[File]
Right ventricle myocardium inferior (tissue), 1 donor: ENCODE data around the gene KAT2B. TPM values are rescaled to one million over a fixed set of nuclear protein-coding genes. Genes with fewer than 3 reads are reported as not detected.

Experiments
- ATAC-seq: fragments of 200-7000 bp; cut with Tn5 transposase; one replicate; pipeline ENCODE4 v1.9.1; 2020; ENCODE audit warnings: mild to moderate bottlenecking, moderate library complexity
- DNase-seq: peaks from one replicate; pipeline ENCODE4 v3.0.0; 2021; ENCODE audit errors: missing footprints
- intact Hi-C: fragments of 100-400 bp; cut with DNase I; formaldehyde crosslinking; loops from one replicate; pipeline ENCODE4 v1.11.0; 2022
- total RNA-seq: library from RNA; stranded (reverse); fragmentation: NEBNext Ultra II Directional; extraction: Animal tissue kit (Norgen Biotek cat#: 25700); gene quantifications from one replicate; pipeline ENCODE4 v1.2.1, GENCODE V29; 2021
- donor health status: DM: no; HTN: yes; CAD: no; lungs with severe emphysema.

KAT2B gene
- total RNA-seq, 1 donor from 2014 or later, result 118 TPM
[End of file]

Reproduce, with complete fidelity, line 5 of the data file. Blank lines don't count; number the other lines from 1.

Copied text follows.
- intact Hi-C: fragments of 100-400 bp; cut with DNase I; formaldehyde crosslinking; loops from one replicate; pipeline ENCODE4 v1.11.0; 2022